Opened 4 years ago

Last modified 3 years ago

#17244 needs_information defect

Low entropy PRNG usage in Tor Browser?

Reported by: arthuredelstein Owned by: tbb-team
Priority: Medium Milestone:
Component: Applications/Tor Browser Version:
Severity: Normal Keywords: tbb-linkability
Cc: gk Actual Points:
Parent ID: Points:
Reviewer: Sponsor:

Description

We should look for places where Tor Browser may leak the state of a low-entropy PRNG, thus linking a user across sites. Math.random() is a possibility. (I haven't investigated yet.)

Child Tickets

Change History (8)

comment:1 Changed 4 years ago by arthuredelstein

For Math.random(), it appears a separate PRNG state is initialized for each JS context. So, unless I am missing something, it appears that separate sites cannot be linked through PRNG state.

However, the Math.random() state is initialized with the local time in microseconds, which is very low entropy. Soeder et al showed that it is possible to run the PRNG in reverse (see section 4.2.2). So it should be relatively easy to extract the local time from Math.random(). If we want to hide the local clock skew, it will be necessary to change Math.random() to a high-entropy (non clock-based) source.

Last edited 4 years ago by arthuredelstein (previous) (diff)

comment:2 Changed 4 years ago by gk

Cc: gk added

comment:3 Changed 4 years ago by yawning

https://bugzilla.mozilla.org/show_bug.cgi?id=322529 has a long rambling discussion on this, and no patch.

To alleviate tracking concerns the seed needs to be changed. To make the world a better place, the algorithm could be replaced with something sensible as well (Just replacing the algorithm is insufficient to prevent the bad guys from making an educated guess about the clock, even if the algorithm has backtracking resistance).

comment:4 in reply to:  3 Changed 4 years ago by arthuredelstein

Replying to yawning:

https://bugzilla.mozilla.org/show_bug.cgi?id=322529 has a long rambling discussion on this, and no patch.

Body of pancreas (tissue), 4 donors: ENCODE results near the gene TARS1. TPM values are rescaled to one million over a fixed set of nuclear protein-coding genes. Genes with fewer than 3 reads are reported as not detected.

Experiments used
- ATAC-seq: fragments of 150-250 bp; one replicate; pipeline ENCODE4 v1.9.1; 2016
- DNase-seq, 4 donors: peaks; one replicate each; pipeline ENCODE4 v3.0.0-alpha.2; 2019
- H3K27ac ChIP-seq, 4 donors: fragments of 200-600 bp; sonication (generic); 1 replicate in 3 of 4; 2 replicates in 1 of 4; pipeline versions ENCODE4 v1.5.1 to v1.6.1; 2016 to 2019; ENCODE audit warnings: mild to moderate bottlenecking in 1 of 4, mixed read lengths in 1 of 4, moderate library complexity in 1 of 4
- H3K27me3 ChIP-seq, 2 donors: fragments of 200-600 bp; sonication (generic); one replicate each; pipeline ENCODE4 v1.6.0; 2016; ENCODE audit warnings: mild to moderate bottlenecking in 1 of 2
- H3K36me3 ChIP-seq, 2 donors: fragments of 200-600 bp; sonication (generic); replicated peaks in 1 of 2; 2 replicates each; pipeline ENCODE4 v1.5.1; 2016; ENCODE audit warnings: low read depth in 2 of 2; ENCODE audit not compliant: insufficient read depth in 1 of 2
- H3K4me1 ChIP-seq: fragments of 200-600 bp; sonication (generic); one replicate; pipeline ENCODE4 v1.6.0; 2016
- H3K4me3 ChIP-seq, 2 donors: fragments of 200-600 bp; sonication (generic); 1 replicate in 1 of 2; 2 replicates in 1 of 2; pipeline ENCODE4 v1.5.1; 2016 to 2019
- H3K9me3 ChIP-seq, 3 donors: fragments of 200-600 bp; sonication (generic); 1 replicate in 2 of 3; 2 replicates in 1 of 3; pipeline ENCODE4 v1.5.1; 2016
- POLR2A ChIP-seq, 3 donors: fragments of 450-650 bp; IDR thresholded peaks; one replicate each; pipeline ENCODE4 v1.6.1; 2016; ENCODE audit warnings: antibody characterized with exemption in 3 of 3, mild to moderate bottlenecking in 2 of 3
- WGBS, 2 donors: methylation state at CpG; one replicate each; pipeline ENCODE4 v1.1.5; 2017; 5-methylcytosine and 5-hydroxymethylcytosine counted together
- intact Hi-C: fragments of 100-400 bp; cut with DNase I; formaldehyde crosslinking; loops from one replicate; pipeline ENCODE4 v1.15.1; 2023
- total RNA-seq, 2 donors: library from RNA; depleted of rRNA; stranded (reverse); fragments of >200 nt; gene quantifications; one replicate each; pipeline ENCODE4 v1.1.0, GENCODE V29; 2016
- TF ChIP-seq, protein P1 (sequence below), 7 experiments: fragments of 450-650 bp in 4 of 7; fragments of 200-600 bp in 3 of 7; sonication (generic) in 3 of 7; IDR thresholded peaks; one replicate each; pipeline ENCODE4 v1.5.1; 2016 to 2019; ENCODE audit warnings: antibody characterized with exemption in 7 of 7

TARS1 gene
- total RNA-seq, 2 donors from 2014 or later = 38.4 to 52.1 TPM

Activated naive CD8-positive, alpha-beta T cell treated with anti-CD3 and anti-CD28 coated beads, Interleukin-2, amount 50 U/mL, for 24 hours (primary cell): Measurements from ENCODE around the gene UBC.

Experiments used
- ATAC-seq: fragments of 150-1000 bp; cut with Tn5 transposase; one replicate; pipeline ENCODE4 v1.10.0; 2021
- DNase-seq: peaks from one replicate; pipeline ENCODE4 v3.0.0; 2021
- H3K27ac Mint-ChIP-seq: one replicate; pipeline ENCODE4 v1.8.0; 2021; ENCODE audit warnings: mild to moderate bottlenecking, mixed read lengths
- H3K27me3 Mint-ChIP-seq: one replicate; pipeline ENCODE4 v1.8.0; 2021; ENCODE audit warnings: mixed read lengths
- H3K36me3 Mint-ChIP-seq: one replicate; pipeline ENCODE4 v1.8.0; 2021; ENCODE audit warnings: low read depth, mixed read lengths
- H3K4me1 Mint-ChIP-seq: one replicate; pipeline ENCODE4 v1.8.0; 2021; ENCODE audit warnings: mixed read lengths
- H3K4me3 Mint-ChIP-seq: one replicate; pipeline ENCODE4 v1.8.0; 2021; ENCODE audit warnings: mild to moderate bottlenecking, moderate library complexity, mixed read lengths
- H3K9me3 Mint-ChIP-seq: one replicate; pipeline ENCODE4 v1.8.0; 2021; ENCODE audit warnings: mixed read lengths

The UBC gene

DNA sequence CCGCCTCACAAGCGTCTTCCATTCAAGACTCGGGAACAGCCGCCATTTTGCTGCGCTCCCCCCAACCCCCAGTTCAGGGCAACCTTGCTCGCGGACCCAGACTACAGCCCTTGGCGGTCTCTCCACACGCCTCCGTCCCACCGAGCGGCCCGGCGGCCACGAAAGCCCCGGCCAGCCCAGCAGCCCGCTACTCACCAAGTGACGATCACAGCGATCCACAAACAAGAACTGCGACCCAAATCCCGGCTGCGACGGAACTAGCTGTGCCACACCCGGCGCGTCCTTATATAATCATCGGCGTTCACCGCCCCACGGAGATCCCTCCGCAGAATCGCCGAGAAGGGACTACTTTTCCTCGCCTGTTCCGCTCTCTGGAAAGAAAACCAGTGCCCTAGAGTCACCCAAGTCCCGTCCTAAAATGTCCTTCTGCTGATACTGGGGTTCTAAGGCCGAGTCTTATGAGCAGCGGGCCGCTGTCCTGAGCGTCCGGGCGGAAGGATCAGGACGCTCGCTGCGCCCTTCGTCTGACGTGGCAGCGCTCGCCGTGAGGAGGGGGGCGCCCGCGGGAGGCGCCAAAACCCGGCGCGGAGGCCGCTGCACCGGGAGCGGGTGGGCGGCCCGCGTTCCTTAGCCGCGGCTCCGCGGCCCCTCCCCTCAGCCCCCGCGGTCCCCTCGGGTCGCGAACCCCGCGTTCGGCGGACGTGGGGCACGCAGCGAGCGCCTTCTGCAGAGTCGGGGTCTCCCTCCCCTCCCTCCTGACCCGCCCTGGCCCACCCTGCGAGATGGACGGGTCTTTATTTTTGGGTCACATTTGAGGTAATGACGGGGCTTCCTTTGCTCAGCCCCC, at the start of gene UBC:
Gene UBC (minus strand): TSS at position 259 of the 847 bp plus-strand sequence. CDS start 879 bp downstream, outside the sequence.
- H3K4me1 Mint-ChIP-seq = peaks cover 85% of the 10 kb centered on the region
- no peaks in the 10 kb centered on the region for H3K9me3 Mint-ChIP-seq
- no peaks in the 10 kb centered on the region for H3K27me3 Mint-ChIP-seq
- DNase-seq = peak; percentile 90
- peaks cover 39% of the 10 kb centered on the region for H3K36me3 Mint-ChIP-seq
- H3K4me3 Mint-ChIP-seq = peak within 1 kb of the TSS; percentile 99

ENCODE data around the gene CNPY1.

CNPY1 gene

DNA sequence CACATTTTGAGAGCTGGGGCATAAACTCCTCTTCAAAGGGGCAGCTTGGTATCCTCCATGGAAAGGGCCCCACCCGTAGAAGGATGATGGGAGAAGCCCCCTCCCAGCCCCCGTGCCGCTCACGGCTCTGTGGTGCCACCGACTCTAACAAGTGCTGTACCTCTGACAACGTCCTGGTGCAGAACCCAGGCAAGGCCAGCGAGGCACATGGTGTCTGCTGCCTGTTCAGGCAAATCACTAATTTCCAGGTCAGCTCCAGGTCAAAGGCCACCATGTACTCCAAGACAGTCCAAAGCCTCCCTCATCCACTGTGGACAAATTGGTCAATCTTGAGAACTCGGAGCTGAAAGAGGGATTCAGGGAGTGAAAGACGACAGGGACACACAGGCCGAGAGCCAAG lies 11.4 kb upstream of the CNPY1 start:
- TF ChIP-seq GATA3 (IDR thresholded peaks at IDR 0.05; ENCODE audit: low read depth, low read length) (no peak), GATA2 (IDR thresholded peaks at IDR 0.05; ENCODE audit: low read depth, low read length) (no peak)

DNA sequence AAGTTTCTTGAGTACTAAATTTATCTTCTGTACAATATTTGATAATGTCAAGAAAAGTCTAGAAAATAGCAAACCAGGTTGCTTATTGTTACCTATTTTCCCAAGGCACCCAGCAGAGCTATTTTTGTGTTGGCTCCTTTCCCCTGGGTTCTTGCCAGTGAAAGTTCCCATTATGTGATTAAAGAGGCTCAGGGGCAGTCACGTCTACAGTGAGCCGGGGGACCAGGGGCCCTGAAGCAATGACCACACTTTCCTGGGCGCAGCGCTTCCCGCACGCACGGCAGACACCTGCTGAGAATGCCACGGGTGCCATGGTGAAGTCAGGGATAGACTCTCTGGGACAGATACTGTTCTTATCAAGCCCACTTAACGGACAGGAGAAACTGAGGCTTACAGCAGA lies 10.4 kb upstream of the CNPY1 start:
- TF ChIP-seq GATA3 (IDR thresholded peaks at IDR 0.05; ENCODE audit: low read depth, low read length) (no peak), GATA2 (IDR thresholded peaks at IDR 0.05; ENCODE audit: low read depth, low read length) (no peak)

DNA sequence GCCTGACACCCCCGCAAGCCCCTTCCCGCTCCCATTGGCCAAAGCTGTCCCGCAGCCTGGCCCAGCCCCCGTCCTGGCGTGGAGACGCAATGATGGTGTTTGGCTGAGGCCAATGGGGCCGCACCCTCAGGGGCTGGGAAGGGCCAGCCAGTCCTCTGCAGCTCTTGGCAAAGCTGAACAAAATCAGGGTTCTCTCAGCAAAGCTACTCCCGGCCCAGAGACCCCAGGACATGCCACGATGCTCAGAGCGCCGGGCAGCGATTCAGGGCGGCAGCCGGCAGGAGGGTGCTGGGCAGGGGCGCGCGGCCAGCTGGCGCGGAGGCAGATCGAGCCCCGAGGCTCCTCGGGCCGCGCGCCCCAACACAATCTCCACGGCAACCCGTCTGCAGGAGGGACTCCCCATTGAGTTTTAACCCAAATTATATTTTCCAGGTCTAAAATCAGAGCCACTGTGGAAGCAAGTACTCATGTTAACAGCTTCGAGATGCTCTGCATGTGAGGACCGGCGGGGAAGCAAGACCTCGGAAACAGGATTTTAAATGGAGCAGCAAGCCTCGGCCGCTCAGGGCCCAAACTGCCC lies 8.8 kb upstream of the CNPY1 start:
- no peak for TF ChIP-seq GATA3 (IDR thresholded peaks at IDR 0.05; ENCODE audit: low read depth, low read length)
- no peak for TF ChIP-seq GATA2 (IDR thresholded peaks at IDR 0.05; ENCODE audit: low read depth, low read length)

To alleviate tracking concerns the seed needs to be changed. To make the world a better place, the algorithm could be replaced with something sensible as well (Just replacing the algorithm is insufficient to prevent the bad guys from making an educated guess about the clock, even if the algorithm has backtracking resistance).

Thanks for making this point and for the link. One possibility would be to use the '@mozilla.org/security/random-generator;1' (which is used to implement window.crypto.getRandomValues()), either as the seed alone or to replace both the seed and the algorithm. I don't know what the downsides might be -- perhaps there might be a performance penalty.

It's interesting to see that Mozilla attempted to prevent cross-site tracking when they decided to re-seed the PRNG for each JS context in this bug: https://bugzilla.mozilla.org/show_bug.cgi?id=475585

comment:5 Changed 3 years ago by gk

Keywords: TorBrowserTeam201510 removed
Severity: Normal
Status: newneeds_information

https://bugzilla.mozilla.org/show_bug.cgi?id=868860 is supposed to initialize the seed way better. Does that alleviate your concerns?

comment:6 Changed 3 years ago by cypherpunks

comment:7 in reply to:  3 Changed 3 years ago by gk

Replying to yawning:

https://bugzilla.mozilla.org/show_bug.cgi?id=322529 has a long rambling discussion on this, and no patch.

FWIW ESR 45 will have this fixed.

comment:8 Changed 3 years ago by bugzilla

ff45-esr-will-have?

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